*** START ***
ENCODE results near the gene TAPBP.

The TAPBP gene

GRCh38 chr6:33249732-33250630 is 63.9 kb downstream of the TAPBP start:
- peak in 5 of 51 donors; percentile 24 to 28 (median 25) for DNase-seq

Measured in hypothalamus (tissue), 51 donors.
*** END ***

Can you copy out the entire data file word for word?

ENCODE results near the gene TAPBP.

The TAPBP gene

GRCh38 chr6:33249732-33250630 is 63.9 kb downstream of the TAPBP start:
- peak in 5 of 51 donors; percentile 24 to 28 (median 25) for DNase-seq

Measured in hypothalamus (tissue), 51 donors.